According to Richard Bribiescas, professor of anthropology, ecology, and evolutionary biology at Yale University and author of How Men Age: What Evolution Reveals About Male Health and Mortality, chubby “older fathers live longer, are more attractive to the opposite sex, and are better at passing on their genes” than leaner, more attractive men who give a damn about their bodies.
What? A man wrote this book legitimizing the dad bod? Get out of here!
According to Bribiescas, there is evidence that these men are less likely to suffer from heart attacks and prostate cancer. “Macho makes you sick,” said Bribiescas. He also posits that becoming pudgier “makes dads more likely to invest their time in their children rather than looking for other women, while the increased levels of fat could make them more attractive to women.”
The “could” is there for a reason, I assume.
For those who don’t know or have forgotten, the dad bod went viral a year ago, when a 19-year-old Clemson sophomore named Mackenzie Pearson penned a story in the Odyssey at Clemson University, titled “Why Girls Love the Dad Bod.” She suggested that women are more attracted to men whose physiques reflect “a nice balance between a beer gut and working out” than they are to hunks with washboard abs. Suddenly the idea took off, and now, luckily for fathers with a B-cup or better, men have even more reasons to finish their children’s uneaten bread crusts.
And on the flip side (because there’s always a flip side), women are once again left to wonder why there’s no similar love for the mom bod. And I suppose that really is the depressing reality of this scientific finding.
It reinforces a double standard.
I am a father of three in my mid-30s, and according to this research, my gut represents a decrease in testosterone and a deep investment in my family. All that extra weight and age adds up to me being a better father, more dedicated, and less likely to cheat.
But what do these same characteristics mean for a mother?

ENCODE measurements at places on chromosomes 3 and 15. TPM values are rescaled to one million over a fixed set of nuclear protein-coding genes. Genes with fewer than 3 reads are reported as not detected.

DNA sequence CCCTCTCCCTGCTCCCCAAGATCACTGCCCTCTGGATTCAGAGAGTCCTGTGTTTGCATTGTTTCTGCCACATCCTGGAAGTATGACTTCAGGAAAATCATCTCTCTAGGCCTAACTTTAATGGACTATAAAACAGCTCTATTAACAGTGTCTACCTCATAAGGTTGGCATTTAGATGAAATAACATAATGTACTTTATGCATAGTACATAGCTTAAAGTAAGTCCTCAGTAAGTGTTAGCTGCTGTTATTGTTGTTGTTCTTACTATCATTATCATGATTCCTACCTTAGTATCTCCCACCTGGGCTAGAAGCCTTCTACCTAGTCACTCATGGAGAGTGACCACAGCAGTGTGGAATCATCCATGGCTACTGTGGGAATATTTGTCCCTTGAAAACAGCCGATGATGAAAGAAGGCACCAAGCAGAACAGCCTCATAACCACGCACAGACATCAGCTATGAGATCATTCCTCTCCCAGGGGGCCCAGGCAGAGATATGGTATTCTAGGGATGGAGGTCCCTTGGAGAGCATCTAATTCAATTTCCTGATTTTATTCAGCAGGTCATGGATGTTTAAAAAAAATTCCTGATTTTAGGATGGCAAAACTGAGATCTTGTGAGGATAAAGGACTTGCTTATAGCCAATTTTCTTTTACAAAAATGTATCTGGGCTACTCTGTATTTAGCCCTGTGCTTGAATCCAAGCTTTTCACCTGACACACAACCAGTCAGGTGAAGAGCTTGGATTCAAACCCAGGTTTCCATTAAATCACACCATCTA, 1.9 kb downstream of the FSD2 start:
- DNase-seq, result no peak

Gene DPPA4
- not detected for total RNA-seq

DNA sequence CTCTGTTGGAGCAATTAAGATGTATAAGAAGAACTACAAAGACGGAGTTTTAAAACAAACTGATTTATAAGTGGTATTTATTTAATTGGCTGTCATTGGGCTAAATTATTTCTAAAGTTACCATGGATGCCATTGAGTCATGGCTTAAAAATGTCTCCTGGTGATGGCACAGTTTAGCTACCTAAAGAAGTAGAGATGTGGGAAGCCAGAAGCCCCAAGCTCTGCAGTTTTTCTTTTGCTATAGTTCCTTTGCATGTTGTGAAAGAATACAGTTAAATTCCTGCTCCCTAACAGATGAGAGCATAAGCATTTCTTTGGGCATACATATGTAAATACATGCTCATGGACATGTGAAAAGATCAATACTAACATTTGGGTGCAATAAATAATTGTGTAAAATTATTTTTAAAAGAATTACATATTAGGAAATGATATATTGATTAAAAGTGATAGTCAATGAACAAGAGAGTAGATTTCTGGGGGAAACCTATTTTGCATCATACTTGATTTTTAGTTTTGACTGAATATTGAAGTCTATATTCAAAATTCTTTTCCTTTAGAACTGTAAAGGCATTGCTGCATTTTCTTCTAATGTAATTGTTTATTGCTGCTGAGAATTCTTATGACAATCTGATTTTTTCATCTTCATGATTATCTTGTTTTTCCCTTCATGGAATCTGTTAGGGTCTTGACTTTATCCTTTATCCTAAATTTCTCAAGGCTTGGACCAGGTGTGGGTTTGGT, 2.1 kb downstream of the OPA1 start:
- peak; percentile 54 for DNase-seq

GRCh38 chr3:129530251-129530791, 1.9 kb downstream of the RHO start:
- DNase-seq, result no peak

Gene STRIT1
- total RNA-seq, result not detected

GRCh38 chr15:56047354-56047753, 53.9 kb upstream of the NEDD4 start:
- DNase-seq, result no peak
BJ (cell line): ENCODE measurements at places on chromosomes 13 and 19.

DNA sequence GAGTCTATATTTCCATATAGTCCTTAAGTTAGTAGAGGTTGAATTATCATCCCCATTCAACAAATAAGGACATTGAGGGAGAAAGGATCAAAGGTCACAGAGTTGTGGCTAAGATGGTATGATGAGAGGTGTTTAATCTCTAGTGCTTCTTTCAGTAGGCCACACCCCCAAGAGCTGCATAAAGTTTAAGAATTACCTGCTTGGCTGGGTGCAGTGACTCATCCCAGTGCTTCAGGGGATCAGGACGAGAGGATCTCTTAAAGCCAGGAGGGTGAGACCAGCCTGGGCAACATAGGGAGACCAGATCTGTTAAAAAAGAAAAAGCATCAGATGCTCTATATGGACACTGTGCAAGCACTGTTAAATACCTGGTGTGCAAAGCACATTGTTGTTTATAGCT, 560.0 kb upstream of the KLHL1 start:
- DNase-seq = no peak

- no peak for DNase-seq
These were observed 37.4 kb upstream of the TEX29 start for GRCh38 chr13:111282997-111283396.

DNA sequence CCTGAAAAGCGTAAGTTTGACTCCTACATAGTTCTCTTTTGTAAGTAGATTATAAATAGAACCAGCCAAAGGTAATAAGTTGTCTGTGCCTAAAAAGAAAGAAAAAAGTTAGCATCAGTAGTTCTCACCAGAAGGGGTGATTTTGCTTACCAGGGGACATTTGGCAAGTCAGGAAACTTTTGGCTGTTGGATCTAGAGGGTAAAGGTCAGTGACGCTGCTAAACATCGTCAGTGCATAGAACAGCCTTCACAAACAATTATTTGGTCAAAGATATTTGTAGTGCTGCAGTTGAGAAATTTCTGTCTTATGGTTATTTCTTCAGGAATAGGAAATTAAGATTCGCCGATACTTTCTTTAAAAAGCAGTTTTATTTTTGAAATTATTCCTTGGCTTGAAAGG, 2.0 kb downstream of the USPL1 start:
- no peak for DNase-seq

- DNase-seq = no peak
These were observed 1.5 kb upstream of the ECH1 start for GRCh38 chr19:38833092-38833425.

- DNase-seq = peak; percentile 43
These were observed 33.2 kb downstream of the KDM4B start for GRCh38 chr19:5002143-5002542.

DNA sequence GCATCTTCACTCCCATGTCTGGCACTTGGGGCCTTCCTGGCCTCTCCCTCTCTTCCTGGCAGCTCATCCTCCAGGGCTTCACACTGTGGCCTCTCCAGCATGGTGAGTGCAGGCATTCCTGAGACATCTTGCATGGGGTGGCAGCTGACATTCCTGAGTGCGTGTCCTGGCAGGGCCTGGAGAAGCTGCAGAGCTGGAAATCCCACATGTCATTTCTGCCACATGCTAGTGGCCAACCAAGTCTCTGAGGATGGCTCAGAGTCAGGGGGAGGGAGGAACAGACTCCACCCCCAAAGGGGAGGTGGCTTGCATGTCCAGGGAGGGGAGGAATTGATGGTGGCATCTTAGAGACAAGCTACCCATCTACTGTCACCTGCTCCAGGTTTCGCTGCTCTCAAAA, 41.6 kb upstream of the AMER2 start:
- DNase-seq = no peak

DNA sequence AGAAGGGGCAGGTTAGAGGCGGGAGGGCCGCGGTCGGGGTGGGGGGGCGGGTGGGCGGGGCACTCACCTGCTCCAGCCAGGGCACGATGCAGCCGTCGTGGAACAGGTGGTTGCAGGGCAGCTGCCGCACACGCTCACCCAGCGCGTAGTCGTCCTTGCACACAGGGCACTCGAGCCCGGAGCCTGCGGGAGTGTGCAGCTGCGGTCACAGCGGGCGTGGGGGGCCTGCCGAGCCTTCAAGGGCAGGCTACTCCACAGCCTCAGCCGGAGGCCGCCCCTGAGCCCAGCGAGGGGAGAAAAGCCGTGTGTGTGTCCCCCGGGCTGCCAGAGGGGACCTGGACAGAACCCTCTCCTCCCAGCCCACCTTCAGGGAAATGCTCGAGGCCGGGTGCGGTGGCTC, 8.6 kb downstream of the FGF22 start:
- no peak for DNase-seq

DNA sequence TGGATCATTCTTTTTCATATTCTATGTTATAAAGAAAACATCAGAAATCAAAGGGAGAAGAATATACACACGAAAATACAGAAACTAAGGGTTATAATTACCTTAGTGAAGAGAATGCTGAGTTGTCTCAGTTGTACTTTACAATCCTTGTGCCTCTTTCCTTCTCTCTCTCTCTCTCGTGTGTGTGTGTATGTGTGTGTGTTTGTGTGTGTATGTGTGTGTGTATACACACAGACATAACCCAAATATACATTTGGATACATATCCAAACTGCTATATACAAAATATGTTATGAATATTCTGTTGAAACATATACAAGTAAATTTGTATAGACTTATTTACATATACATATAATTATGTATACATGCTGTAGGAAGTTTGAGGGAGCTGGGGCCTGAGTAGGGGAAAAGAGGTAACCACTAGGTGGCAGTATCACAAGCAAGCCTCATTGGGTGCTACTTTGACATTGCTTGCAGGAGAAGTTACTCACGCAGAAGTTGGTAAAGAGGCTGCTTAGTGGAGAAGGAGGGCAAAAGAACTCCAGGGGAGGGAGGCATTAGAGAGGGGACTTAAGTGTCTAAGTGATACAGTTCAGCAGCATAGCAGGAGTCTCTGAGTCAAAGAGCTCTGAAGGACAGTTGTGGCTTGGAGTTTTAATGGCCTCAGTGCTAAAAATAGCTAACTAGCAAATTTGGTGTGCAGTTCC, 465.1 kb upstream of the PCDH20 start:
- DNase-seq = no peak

Well, we all know the answer, and it’s crap. And you know what? That sucks. The fact is, I watched my wife carry three different children. I watched her waddle around the house, struggle to sleep, and need to pee every hour or so, only to have doctors cut open her body, take the baby out, and then have society inform her that she needs to lose the baby weight and look a little more like a childless college freshman.
Listen, I’m not an anthropologist. I don’t know the root of this double standard, but what I do know is that it doesn’t add up. Here are the facts: A lot of what Bribiescas is saying about how extra weight on men reflects their dedication to family and marriage is everything a mother has in spades.
Just this week, Louis C.K. said this about mothers when commenting on what it will mean to have a mother in the White House: “A great father can give a kid 40% of his needs, tops. Any mother — like just a shit mother, like just a not-even-trying mother — 200%.”
While this is all tongue in cheek, and I happen to know many single and stay-at-home fathers who do some really amazing things, the fact remains that mothers really do take on the brunt of raising a family in most situations, even in 2016.
It should be respected. If anyone should be getting praise for their body, it should be mothers. I mean, damn, they create life, deliver it into the world, and then help sustain it until the little bugger finally moves out.
If Photoshop could capture how much mothers love their children, if it could capture how dedicated they are to their family, if it could catch the stretch marks and C-section scars in the right light, so that everyone could see just how hard it is to bring a baby into this world. If it could do all that, mothers everywhere would be on the cover of every magazine.
A flat stomach and large breasts just look good on paper. I am not going to try to speak for all men, but what I can say is that I am not alone. I know a lot of men that are blown away by how amazing the mothers of their children are, how sexy it makes them, and very little of it has to do with having a lean body.
So with that said, science has made the Dad Bod legit. Congratulations. But what does that really mean, Dads? Does it mean you get to go put your feet up? Does it mean you get to skip another trip to the gym?
Or is this really about being comfortable in your skin, while your partner is not granted that luxury?
I get it. I know it’s tempting to slide this research across the dining room table to your wife and say, “What do you think of them apples?” But do you really need this confirmation? Did this actually tell you something that society hasn’t been cramming down everyone’s throat for years?
You know what I want? I’d rather see fathers go home, look at the mothers of their children, think about everything that makes them a mother, from childbirth to unconditional love, and realize that you are both in this together, regardless of the shape of your bodies. Tell her how sexy she is, and then, you know what, she’ll do the same to you. Then take this research, along with the Dad Bod, and all this double standard shit, and throw it in the trash. Because we don’t need it. What we need is love, compassion, empathy, and partnership regardless of your role. Because that’s what makes marriage and family work.